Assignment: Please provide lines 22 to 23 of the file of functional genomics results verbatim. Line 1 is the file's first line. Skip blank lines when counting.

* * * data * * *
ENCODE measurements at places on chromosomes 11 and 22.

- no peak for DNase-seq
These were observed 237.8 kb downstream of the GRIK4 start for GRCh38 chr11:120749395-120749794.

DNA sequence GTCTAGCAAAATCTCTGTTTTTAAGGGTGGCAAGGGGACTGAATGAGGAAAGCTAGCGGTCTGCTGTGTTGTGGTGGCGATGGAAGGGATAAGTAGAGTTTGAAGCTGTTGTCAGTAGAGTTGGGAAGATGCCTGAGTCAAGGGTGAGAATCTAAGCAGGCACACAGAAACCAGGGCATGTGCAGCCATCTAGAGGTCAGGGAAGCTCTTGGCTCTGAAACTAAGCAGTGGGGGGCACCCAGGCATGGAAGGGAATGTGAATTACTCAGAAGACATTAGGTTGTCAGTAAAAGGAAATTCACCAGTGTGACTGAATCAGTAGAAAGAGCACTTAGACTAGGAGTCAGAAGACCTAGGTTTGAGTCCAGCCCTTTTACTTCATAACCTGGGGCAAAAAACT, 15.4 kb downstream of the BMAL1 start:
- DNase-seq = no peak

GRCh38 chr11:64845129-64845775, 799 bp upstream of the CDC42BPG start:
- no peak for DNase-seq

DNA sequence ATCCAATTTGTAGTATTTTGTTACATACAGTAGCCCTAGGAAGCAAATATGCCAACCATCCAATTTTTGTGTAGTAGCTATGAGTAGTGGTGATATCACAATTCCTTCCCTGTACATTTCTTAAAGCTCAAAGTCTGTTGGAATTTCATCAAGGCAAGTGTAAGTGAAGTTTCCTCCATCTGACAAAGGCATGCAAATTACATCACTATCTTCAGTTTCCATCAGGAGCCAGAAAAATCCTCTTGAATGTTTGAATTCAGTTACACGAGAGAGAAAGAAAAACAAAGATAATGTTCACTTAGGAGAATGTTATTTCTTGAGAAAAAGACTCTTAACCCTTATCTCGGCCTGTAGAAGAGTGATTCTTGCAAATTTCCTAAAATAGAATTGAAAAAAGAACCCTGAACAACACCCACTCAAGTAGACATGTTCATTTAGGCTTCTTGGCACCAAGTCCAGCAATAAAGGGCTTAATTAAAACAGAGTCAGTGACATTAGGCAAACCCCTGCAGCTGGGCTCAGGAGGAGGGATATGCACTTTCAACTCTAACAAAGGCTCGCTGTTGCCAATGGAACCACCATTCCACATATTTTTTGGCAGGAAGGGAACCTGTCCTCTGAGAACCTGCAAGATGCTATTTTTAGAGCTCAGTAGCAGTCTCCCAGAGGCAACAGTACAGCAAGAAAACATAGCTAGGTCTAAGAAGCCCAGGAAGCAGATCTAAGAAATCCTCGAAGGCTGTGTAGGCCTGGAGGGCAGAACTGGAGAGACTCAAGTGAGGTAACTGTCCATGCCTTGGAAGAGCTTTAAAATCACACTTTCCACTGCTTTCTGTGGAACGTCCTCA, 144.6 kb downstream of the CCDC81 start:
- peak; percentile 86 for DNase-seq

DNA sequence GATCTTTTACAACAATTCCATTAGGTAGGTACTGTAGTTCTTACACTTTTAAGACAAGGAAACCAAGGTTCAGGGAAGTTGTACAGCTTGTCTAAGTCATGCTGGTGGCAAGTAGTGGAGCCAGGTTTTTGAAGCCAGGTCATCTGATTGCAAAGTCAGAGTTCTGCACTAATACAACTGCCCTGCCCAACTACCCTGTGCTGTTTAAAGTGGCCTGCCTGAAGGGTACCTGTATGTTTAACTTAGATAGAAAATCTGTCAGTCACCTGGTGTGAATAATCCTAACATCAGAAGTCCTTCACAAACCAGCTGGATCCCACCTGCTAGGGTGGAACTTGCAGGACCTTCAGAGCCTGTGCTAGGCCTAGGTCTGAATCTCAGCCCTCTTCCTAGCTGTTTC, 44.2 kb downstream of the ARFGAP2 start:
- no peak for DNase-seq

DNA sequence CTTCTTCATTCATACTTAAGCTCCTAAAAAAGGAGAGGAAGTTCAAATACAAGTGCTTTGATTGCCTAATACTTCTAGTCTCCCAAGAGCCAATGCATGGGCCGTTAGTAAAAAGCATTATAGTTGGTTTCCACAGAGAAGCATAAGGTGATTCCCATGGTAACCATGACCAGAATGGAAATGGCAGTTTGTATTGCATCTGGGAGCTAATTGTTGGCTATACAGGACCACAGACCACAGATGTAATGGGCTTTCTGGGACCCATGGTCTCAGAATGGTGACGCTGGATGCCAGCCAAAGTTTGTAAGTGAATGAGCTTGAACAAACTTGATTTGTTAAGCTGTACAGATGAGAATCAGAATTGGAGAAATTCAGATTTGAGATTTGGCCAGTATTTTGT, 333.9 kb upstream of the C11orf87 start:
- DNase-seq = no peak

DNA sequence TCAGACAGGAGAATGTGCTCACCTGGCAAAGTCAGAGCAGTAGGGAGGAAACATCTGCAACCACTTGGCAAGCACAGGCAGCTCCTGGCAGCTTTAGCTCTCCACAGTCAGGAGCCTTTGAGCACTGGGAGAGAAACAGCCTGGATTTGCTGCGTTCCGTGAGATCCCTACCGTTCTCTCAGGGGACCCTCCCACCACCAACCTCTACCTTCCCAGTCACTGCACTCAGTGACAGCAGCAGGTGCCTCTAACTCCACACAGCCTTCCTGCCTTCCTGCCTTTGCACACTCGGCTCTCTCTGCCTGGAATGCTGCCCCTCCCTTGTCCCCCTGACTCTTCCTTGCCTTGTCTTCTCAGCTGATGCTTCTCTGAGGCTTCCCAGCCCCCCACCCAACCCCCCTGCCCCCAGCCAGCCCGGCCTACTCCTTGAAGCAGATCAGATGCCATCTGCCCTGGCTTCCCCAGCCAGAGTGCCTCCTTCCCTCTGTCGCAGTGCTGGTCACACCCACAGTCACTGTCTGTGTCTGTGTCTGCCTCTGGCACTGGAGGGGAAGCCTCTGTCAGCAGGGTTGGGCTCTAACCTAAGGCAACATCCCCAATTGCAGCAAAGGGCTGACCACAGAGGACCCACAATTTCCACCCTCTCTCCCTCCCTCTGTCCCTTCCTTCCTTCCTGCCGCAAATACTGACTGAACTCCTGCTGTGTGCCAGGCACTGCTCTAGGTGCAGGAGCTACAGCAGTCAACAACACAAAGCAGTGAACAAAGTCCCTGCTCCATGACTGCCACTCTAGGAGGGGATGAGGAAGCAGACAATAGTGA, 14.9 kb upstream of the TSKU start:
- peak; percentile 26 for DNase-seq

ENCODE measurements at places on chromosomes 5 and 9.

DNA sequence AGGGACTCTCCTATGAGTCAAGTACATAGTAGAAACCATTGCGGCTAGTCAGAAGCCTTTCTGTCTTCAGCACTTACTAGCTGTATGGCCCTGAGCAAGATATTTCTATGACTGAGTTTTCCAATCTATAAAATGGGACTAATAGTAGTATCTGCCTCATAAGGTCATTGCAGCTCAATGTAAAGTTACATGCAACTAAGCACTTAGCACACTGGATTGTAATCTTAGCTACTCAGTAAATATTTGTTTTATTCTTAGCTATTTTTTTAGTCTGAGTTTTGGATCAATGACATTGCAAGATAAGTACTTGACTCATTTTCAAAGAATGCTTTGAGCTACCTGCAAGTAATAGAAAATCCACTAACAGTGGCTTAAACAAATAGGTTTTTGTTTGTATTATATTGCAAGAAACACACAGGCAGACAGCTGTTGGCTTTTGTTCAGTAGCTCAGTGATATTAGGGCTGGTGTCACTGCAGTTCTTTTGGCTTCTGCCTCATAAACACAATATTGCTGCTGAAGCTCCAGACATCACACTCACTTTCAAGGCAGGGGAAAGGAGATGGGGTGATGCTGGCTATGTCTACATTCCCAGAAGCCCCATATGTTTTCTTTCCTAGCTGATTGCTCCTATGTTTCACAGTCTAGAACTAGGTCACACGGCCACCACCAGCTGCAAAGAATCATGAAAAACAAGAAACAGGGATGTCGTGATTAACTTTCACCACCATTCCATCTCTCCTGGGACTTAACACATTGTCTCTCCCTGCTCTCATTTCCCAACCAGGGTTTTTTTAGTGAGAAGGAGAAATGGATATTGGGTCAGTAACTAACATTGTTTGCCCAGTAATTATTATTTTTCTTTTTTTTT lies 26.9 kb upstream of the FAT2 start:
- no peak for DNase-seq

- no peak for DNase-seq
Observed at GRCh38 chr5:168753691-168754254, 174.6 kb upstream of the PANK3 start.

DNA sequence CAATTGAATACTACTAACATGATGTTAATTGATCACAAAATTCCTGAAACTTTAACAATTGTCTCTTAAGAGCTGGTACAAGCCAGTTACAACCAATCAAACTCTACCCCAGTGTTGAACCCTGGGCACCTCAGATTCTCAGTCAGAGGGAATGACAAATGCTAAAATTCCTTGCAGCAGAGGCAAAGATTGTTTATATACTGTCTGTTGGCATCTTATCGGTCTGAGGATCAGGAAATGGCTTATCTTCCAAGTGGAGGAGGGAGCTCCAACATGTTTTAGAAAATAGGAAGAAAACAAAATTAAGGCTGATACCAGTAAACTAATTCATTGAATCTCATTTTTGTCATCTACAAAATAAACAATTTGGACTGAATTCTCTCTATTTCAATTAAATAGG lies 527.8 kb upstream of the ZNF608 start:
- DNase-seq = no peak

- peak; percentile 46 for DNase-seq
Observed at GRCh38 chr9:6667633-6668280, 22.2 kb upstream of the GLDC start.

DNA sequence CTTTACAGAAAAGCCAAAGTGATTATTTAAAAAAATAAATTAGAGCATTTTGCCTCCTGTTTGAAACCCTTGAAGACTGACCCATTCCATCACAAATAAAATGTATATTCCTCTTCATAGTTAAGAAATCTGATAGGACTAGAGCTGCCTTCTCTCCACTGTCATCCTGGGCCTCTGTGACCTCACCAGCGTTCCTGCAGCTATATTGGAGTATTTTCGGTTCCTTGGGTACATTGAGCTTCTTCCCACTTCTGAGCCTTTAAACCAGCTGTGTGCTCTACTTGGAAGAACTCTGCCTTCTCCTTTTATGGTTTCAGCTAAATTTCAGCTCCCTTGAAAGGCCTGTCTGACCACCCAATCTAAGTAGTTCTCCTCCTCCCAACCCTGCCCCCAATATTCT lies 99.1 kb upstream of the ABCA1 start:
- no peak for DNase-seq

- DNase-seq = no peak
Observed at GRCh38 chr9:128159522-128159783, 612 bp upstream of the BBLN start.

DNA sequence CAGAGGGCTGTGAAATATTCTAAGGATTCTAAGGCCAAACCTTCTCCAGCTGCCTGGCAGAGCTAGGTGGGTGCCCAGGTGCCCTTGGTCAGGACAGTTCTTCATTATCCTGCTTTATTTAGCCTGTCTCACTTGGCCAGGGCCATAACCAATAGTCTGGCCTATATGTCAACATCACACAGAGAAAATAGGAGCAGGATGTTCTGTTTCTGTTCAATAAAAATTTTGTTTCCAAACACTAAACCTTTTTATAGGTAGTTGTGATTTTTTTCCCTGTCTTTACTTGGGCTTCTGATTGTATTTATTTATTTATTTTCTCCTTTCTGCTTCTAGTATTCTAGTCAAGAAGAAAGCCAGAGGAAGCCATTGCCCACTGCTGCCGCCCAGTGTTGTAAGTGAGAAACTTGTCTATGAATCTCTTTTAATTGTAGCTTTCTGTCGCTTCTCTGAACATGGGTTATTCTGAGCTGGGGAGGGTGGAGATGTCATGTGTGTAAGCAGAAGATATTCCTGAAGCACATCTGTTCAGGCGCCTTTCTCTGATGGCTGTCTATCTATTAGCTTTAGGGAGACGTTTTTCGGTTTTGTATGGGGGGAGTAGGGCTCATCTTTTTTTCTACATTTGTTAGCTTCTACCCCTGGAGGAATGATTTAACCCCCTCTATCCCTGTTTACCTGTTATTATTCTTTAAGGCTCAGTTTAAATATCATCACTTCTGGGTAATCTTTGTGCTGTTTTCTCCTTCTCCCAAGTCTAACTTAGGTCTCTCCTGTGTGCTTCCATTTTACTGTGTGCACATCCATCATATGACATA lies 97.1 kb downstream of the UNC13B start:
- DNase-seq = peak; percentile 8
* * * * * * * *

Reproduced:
- DNase-seq = no peak

- peak; percentile 46 for DNase-seq